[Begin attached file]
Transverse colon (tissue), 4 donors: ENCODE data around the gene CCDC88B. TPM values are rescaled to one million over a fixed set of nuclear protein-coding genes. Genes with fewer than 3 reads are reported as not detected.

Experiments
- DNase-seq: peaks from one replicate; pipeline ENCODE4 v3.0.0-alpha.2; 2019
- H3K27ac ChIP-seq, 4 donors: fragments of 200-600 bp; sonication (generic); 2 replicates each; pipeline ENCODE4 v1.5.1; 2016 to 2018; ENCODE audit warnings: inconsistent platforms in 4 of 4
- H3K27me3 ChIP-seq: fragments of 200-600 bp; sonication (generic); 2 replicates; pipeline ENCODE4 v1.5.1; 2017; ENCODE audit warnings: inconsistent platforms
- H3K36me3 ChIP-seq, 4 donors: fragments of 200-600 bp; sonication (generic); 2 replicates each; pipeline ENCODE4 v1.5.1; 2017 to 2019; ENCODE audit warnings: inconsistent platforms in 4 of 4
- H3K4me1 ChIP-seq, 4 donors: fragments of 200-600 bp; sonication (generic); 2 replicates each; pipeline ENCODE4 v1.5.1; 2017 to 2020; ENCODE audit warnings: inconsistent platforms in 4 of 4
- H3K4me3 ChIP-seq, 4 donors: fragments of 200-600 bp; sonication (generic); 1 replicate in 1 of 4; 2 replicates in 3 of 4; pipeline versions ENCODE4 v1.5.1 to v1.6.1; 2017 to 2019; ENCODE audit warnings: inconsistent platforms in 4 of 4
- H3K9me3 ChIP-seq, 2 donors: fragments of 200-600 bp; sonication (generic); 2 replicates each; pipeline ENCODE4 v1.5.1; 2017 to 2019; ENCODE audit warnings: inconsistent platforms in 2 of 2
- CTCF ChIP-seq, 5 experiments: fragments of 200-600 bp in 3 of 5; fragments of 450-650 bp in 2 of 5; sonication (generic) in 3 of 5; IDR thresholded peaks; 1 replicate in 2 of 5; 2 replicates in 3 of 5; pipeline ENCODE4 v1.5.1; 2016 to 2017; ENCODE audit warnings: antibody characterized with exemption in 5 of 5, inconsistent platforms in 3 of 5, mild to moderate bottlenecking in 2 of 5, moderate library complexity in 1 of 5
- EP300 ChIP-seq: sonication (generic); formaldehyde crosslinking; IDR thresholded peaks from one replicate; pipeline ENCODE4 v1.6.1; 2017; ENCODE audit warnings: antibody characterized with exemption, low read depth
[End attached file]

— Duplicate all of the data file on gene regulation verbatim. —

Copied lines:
Transverse colon (tissue), 4 donors: ENCODE data around the gene CCDC88B. TPM values are rescaled to one million over a fixed set of nuclear protein-coding genes. Genes with fewer than 3 reads are reported as not detected.

Experiments
- DNase-seq: peaks from one replicate; pipeline ENCODE4 v3.0.0-alpha.2; 2019
- H3K27ac ChIP-seq, 4 donors: fragments of 200-600 bp; sonication (generic); 2 replicates each; pipeline ENCODE4 v1.5.1; 2016 to 2018; ENCODE audit warnings: inconsistent platforms in 4 of 4
- H3K27me3 ChIP-seq: fragments of 200-600 bp; sonication (generic); 2 replicates; pipeline ENCODE4 v1.5.1; 2017; ENCODE audit warnings: inconsistent platforms
- H3K36me3 ChIP-seq, 4 donors: fragments of 200-600 bp; sonication (generic); 2 replicates each; pipeline ENCODE4 v1.5.1; 2017 to 2019; ENCODE audit warnings: inconsistent platforms in 4 of 4
- H3K4me1 ChIP-seq, 4 donors: fragments of 200-600 bp; sonication (generic); 2 replicates each; pipeline ENCODE4 v1.5.1; 2017 to 2020; ENCODE audit warnings: inconsistent platforms in 4 of 4
- H3K4me3 ChIP-seq, 4 donors: fragments of 200-600 bp; sonication (generic); 1 replicate in 1 of 4; 2 replicates in 3 of 4; pipeline versions ENCODE4 v1.5.1 to v1.6.1; 2017 to 2019; ENCODE audit warnings: inconsistent platforms in 4 of 4
- H3K9me3 ChIP-seq, 2 donors: fragments of 200-600 bp; sonication (generic); 2 replicates each; pipeline ENCODE4 v1.5.1; 2017 to 2019; ENCODE audit warnings: inconsistent platforms in 2 of 2
- CTCF ChIP-seq, 5 experiments: fragments of 200-600 bp in 3 of 5; fragments of 450-650 bp in 2 of 5; sonication (generic) in 3 of 5; IDR thresholded peaks; 1 replicate in 2 of 5; 2 replicates in 3 of 5; pipeline ENCODE4 v1.5.1; 2016 to 2017; ENCODE audit warnings: antibody characterized with exemption in 5 of 5, inconsistent platforms in 3 of 5, mild to moderate bottlenecking in 2 of 5, moderate library complexity in 1 of 5
- EP300 ChIP-seq: sonication (generic); formaldehyde crosslinking; IDR thresholded peaks from one replicate; pipeline ENCODE4 v1.6.1; 2017; ENCODE audit warnings: antibody characterized with exemption, low read depth